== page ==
142 Glimpses of Our Ancestors.
Thy young life hath been only past in love, and joy, and bliss ; Thou but hast known a mother's care, a sister's love and kiss ; But thou shalt seek another now, shalt bear another's name, And the love that we alone have shared, another now may claim!
For thou, fair girl, art like the bird that left her ark of rest,
To seek a dwelling-place on earth, and build herself a nest;
So thou hast left thy happy home, in other spheres to soar,
And, like the dove the Patriarch sent, shalt seek thine ark no more.
And sad our task will be, and long, thy mem'ry to retrace ; To see, in fancy see, thy form, and view thy vacant place; To dwell with grief on every charm that bade us once rejoice, And miss the magic of thy smile, the music of thy voice.
One thought the while shall cheer our woes and soothe our grief to rest: It is the thought, where'er thou art, that thou must still be blest; For howsoe'er thy lot be cast, wherever thou mayst be, All gentlest hopes and kindest loves must live and die with thee !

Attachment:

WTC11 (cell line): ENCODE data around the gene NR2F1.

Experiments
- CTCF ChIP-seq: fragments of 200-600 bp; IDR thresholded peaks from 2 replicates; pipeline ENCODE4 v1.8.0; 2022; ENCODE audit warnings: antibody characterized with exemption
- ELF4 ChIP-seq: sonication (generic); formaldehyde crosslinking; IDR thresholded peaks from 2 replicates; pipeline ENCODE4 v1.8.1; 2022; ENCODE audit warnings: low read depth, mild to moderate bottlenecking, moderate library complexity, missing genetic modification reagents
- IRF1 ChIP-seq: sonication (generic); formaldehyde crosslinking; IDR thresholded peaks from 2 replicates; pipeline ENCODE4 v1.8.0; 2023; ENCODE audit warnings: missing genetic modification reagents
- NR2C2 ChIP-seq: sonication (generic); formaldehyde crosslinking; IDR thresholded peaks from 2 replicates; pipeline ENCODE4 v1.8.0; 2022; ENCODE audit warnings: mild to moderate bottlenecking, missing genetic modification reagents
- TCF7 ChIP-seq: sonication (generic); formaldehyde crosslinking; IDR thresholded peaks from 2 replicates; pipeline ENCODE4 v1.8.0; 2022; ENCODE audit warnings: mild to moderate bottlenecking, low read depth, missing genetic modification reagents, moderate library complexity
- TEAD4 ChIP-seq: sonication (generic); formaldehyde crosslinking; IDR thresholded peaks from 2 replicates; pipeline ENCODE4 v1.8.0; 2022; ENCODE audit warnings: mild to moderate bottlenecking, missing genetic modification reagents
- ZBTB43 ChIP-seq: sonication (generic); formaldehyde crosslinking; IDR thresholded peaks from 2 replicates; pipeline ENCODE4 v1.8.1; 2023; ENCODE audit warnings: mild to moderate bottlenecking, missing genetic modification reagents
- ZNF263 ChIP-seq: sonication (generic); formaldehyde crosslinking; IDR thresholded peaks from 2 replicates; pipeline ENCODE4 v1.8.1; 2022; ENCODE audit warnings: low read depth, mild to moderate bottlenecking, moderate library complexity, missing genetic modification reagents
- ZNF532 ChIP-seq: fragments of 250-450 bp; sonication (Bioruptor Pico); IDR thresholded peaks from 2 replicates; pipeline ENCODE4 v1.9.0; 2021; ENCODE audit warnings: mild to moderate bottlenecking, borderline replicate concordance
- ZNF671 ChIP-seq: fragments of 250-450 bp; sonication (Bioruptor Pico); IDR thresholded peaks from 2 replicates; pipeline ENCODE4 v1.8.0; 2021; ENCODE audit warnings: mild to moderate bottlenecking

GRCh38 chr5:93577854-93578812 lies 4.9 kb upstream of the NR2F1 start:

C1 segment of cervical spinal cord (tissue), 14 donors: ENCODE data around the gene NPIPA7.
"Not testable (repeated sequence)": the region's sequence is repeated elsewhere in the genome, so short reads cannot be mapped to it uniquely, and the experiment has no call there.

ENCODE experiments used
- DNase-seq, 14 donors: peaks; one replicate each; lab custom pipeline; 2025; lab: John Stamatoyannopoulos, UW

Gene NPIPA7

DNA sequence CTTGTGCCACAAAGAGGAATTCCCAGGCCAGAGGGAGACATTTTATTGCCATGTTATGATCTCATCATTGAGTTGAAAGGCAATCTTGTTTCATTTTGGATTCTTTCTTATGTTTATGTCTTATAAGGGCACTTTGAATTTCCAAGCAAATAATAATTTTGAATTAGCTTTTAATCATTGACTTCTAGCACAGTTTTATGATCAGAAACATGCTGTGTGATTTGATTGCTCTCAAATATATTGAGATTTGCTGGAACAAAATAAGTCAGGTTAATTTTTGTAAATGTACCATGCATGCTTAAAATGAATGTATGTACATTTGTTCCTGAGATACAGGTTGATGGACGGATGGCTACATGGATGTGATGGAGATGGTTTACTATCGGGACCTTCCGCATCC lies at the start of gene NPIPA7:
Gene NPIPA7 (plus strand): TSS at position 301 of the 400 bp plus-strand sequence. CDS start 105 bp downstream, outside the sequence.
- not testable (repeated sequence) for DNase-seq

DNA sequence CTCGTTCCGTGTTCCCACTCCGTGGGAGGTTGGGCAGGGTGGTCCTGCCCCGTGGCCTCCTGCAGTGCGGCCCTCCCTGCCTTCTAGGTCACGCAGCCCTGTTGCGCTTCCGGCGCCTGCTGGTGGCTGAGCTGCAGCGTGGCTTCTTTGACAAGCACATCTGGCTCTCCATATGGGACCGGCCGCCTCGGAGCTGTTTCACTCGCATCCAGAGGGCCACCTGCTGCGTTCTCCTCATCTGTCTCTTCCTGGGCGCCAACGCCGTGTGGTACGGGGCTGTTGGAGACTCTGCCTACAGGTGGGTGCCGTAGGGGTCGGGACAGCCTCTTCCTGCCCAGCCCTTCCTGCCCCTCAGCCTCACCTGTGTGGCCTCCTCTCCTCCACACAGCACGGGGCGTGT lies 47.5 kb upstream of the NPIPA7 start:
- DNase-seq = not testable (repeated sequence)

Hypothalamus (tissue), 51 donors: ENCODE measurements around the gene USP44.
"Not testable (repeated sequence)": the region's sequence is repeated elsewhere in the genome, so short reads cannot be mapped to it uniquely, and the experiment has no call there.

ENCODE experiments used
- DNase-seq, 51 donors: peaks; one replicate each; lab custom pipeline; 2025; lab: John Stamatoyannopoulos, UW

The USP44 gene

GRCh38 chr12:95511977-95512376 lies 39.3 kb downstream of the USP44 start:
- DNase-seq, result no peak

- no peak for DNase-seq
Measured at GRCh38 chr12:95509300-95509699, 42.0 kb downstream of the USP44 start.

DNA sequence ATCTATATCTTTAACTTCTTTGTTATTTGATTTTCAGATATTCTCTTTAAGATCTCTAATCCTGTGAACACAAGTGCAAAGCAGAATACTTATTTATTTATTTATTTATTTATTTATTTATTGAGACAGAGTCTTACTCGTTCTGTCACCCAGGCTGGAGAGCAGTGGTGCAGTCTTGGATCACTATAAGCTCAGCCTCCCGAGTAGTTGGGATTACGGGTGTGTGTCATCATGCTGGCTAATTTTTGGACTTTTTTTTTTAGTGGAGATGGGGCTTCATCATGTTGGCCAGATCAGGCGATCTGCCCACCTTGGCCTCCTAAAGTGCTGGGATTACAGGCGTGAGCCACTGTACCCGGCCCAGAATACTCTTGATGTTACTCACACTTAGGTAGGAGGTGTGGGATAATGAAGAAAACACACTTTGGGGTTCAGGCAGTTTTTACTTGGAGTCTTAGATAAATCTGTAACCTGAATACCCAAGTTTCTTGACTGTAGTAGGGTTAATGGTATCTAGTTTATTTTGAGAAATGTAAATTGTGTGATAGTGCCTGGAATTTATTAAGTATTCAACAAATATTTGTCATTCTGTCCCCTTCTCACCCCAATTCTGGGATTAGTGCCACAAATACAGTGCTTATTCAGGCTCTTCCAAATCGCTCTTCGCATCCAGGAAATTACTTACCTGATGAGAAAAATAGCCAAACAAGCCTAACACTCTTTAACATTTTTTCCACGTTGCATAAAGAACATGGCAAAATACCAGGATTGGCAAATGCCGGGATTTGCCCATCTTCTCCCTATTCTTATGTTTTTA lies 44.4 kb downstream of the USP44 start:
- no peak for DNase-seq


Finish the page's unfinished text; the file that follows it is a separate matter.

And when before the sacred shrine thou standest shorJy now, To pledge thy faith to God and man, and breathe the life-long vow, Our warmest loves, our fondest thoughts, shall all be with thee there, And meet and mingle in the sky in blessing and in prayer !
But hark ! they call—thy lover waits—no more must we delay, We fain would hold thee ever thus, yet dare not bid thee stay ; These streaming eyes, these breaking hearts, the pain of parting tell, And these faint sobs are meant to say, but cannot speak, farewell!
The following graceful lines illustrate the union in George Richardson of tastes usually so opposed as the poetic and the scientific:—
THE NAUTILUS AND THE AMMONITE.
The Nautilus and the Ammonite Were launch'd in storm and strife,
Each sent to float, in its tiny boat, On the wide wild sea of life.
And each could swim on the Ocean's brim,
And anon its sails could furl, And sink to sleep, in the great sea-deep,
In a palace all of pearl.
And their's was bliss more fair than this
That we feel in our colder clime, For they were rife in tropic life,
In a brighter, happier clime.
They swam mid isles whose summer smiles
No wintry winds annoy, Whose groves were palm, whose air was balm,
Where life was only joy.